Express Business Filler #1

GOVERNMENT and attorneys representing St Lucia-based Rock Hard Distribution Ltd and its local distributor were locked in negotiation yesterday evening over the State’s decision to implement a quota and licensing regime on the importation of cement into this country.

The decision to hold discussions was agreed upon yesterday morning when an application by Rock Hard for injunctive relief against the Ministry of Trade and Industry came up for hearing before Justice Jacqueline Wilson.

The company is seeking to have the court restrain the ministry from capping the annual importation of cement at 75,000 tonnes as well as to impose a five per cent Common External Tariff (CET) for hydraulic cement. In addition to that, last November, Government indicated its intention to apply 50 per cent duty.

When the matter came up for hearing, senior counsel Deborah Peake, who represents the State, indicated her client was not willing to give any further undertaking since a previous undertaking that was given by the State expired yesterday.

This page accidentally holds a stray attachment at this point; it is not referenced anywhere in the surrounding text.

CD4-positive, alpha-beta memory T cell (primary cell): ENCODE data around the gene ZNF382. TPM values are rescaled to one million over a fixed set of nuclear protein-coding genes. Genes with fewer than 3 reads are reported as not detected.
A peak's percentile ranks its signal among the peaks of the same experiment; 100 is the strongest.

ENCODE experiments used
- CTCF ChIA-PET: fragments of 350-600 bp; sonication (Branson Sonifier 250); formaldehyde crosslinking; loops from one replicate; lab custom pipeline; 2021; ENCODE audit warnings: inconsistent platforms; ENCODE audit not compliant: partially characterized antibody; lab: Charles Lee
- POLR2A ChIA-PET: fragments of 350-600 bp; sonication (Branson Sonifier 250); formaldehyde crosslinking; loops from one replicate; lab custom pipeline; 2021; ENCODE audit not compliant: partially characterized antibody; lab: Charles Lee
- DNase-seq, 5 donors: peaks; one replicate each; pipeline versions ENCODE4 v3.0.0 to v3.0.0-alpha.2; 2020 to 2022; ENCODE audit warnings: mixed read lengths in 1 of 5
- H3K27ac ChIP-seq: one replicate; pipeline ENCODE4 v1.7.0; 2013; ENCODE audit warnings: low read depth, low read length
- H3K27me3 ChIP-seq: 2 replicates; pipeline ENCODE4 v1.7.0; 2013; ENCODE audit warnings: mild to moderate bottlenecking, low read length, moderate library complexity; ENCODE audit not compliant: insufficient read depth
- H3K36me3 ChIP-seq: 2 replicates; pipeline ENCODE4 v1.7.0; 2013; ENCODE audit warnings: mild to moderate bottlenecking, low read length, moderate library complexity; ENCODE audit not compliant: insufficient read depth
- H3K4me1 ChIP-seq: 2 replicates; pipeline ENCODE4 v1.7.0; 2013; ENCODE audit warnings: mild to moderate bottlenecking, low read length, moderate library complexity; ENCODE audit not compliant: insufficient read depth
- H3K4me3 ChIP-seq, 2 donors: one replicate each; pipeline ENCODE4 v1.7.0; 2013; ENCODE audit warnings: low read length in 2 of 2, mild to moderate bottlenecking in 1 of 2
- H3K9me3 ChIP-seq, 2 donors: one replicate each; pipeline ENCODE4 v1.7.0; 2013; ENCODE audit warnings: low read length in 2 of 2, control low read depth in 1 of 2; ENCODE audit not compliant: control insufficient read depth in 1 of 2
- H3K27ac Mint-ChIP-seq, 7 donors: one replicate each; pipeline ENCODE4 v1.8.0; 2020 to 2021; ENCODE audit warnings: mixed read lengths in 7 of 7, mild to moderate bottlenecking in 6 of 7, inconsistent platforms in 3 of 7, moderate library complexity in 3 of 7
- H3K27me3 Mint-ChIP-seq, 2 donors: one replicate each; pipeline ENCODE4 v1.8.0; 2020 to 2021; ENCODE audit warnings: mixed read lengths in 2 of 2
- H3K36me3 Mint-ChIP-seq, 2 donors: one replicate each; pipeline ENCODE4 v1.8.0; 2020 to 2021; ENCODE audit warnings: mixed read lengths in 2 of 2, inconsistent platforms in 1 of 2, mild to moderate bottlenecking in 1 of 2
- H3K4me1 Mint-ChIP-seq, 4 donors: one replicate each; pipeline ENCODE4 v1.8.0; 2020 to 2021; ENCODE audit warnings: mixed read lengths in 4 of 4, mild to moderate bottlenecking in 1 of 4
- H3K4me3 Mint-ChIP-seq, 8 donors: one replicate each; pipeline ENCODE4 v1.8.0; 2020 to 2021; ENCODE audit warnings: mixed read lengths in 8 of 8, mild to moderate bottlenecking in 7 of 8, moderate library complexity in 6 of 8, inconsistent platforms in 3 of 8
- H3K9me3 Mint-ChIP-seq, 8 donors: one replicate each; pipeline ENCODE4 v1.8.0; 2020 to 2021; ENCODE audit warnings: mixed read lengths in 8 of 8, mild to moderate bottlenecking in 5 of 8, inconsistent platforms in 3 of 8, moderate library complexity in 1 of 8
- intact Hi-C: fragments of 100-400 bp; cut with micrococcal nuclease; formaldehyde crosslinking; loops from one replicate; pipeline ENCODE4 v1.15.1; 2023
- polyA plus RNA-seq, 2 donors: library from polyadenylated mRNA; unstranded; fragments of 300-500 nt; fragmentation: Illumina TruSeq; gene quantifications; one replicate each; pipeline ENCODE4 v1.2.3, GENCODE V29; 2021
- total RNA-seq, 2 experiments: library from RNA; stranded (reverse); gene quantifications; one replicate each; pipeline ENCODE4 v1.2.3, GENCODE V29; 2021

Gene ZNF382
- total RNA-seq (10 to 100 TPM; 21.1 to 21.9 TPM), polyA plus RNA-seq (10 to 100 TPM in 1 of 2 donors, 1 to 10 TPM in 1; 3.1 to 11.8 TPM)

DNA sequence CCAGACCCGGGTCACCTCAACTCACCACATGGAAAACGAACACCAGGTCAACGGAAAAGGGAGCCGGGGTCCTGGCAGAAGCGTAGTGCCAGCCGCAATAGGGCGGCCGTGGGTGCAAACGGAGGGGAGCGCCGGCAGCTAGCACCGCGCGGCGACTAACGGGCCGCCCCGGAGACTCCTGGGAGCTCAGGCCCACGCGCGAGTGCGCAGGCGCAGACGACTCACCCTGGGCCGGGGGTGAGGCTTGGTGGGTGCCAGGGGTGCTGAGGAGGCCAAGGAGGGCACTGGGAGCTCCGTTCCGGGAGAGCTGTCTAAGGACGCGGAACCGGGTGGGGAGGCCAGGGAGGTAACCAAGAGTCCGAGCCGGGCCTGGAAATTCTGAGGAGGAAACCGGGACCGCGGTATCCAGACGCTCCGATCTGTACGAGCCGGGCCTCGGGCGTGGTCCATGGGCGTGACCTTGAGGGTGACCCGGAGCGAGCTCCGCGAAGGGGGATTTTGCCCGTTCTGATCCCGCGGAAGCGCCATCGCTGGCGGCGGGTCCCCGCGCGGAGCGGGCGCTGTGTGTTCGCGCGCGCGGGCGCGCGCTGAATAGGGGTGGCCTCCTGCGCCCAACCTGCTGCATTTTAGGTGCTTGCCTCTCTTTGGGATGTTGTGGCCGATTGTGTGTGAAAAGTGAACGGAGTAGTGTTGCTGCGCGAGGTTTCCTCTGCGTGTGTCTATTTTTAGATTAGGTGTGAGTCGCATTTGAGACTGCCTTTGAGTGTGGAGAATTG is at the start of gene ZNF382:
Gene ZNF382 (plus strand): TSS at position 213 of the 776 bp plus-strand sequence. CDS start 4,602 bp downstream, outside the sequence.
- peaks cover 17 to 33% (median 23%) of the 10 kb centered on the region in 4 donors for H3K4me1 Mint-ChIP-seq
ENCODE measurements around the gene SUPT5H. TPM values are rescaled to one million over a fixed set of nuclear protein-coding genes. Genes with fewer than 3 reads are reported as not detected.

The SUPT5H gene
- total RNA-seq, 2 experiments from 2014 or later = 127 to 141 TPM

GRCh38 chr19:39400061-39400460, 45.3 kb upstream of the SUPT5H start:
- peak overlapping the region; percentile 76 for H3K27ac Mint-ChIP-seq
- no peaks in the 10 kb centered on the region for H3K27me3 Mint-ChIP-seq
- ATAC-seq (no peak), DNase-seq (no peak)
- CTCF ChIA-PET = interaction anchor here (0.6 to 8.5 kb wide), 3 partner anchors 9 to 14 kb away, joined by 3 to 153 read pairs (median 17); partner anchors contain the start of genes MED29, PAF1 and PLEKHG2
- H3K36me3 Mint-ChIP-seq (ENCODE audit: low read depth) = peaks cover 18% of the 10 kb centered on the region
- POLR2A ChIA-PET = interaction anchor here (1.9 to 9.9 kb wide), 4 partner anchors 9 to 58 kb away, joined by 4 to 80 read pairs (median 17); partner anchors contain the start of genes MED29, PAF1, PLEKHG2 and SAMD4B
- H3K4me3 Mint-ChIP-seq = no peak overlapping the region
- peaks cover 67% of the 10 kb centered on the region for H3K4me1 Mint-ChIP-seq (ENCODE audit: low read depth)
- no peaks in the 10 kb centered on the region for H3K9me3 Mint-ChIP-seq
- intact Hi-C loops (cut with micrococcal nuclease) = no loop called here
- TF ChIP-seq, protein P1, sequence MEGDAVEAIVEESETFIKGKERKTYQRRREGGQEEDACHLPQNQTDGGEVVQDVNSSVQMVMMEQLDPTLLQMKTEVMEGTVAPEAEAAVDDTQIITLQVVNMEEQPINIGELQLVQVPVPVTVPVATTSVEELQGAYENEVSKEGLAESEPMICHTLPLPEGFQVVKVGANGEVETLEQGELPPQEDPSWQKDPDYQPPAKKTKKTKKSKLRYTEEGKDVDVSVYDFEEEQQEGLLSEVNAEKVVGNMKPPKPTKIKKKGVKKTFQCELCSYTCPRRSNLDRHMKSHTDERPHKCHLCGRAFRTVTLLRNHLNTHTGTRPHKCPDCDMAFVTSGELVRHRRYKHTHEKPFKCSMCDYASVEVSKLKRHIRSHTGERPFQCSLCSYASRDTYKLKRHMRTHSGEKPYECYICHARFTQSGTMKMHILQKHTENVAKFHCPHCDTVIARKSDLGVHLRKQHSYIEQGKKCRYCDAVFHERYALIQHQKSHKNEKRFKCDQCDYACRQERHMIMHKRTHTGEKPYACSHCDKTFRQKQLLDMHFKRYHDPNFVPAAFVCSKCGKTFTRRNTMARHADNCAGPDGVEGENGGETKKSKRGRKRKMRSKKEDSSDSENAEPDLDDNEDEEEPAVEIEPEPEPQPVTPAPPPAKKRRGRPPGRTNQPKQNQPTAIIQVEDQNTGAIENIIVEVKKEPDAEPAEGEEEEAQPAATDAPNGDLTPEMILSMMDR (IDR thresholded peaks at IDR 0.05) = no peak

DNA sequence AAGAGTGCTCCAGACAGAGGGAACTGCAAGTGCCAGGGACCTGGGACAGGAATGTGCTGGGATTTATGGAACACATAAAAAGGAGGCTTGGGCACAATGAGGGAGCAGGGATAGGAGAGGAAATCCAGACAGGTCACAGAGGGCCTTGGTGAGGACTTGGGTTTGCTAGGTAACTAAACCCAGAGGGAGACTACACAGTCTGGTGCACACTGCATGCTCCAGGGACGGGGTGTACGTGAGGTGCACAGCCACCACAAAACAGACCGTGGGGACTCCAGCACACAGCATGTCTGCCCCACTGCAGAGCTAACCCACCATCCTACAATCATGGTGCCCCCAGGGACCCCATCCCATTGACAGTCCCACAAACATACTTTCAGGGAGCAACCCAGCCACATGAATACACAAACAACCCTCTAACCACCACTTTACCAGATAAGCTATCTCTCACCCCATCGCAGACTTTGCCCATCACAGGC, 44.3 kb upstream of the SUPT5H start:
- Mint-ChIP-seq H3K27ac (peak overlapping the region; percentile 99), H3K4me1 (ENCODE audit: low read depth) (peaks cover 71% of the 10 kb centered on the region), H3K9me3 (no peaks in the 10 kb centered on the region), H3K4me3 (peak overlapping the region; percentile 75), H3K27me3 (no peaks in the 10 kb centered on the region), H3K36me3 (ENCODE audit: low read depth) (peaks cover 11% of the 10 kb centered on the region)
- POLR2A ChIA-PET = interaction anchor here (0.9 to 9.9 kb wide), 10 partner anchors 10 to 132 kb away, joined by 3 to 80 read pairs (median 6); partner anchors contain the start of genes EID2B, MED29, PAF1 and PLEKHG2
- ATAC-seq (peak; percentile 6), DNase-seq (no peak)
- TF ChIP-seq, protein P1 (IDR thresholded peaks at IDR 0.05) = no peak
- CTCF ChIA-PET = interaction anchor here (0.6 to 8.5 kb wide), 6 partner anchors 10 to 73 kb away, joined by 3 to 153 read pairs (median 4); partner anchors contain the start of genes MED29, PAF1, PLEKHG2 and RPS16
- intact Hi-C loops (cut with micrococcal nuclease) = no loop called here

The attorney said Rock Hard Ltd would not be affected or prejudiced in any way regarding the new policy while the company’s claim was being ventilated in court.

To bolster her argument, Peake also made reference to a notice issued by the companies that its operations would be suspended until next month.

“When Government sets policy, it does so for the entire country. We have to consider the effect on Rock Hard but we have a country to manage,” said the attorney.

There were a number of factors Government had taken into consideration in coming to the decision she said, including the country’s foreign exchange challenges.

But in response to her submissions, Senior Counsel Ian Benjamin said the policy could potentially ruin the companies.

“What we face is a quite challenging circumstance,” he stated.

Following consultation with the parties, the judge agreed to give the parties the opportunity to hold discussion and attempt to arrive at a compromise.

Justice Wilson said if no agreement was arrived upon then there would be no option but for the court to set a date for the hearing of the injunction.

If it reaches to that, the parties have also agreed to have a rolled-up hearing set for February 25, in which the Justice Wilson would decide whether Rock Hard Ltd should be granted permission to hear the case as well as the substantive issues simultaneously as opposed to separately in traditional judicial review cases.

Attorneys Jagdeo Singh and Justin Phelps also appear on behalf of Rock Hard Ltd.

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